No change at the top

24 April 2008

Vinci and Bouygues have maintained their positions as Europe's largest and second-largest contractors respectively in this year's CE-100 league table of the region's top companies. In fact the top five is almost unchanged from last year. Hochtief and Skanska have traded places, but with € 224 million between them - less than 2% of their revenues - the distinction is a fine one. ACS is once again in fifth place.

Bovis Lend Lease has jumped into the top ten, displacing FCC. However, aside from a little shuffling around, the other top ten companies are the familiar names of Bam, Eiffage, Ferrovial and Amec that have been in these places for the last three years or so.

But further down the CE-100 there have been some significant changes. Walter Bau has dropped out of the listing from 29th place last year following its bankruptcy, and Mowlem is gone from 27th place, following its acquisition by Carillion. This deal was done at the end of last year, so is not yet reflected in Carillion's revenues. However, the timing of the purchase meant Mowlem did not publish 2005 financials, so it has not been possible to list the company, either on its own or as part of Carillion.

Climbers

On the positive side, there have been some big gainers in this year's CE-100. Most notable is Saipem, an oil & gas-oriented contractor, the majority of which is owned by Italy's Eni Group. Saipem fully acquired its sister company Snamprogetti last year, leading to its 22 place leap up the table to 14th. This establishes Saipem as Italy's largest contractor, an honour previously held by 32nd- placed Impregilo.

Aker Kvaerner, another oil & gas contractor has also moved up significantly, but this is due to CE re-appraising how the company was ranked in the league table.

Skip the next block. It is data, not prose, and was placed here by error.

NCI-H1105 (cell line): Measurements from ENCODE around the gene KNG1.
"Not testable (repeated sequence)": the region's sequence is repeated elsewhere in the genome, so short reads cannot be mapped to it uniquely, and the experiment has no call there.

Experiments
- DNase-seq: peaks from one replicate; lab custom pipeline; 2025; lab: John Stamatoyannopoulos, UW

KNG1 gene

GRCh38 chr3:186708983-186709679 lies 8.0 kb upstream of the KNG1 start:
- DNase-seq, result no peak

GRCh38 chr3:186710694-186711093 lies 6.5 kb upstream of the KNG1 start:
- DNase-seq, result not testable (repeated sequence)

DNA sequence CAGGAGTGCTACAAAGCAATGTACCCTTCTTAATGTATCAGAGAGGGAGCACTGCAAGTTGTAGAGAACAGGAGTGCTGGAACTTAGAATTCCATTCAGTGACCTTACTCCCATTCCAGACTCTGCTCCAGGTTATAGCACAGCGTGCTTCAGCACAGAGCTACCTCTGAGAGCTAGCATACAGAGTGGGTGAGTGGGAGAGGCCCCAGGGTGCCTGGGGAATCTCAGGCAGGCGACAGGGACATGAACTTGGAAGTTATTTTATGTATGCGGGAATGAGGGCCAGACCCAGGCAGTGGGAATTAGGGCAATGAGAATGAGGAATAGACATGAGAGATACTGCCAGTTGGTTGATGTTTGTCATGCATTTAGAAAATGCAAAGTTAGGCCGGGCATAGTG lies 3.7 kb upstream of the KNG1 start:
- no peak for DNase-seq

Another big climber is Enka, Turkey's largest contractor, which makes it into the top 40 for the first time. Other double-digit gainers include Porr, John Sisk, Babcock, Keller, Dura Vermeer and Emcor Drake & Scull. There are six new companies in the CE-100, the highest placed of which is Bellway.

Next Year

Next year's edition will see a full year of the Mowlem businesses that Carillion has retained in the company's accounts, so it is likely to take a big jump up the league table.

This year has also seen some significant corporate developments, which will reshape the CE-100 in 2007. Bouygues' acquisition of a stake in Alstom will undoubtedly add to the company's revenues this year. However, the full effects of this tie- up are not likely to be seen until the 2008 edition of the CE-100.

If Ferrovial succeeds in its acquisition of UK airports operator BAA it will certainly jump into the CE-100's top five. But like Bouygues the impact of the increased revenues from BAA may not be fully reflected in Ferrovial's annual results until the end of 2007 (the 2008 edition of the CE-100).

Amec's disposal of Spie will see it drop down the rankings, while the acquisitive Balfour Beatty will probably jump into the top 10. Acciona may also move up a few places if it is successful in acquiring the 50,06% it does not already own in Mostostal Warszawa. Its acquisition of desalination plant builder Pridesa in March will also bolster its revenues.

Further down the table, the merger of Batigroup and Zschokke could propel it into the top 40, while Galliford Try could move up 10 places or so following its acquisition of Morrison Construction.

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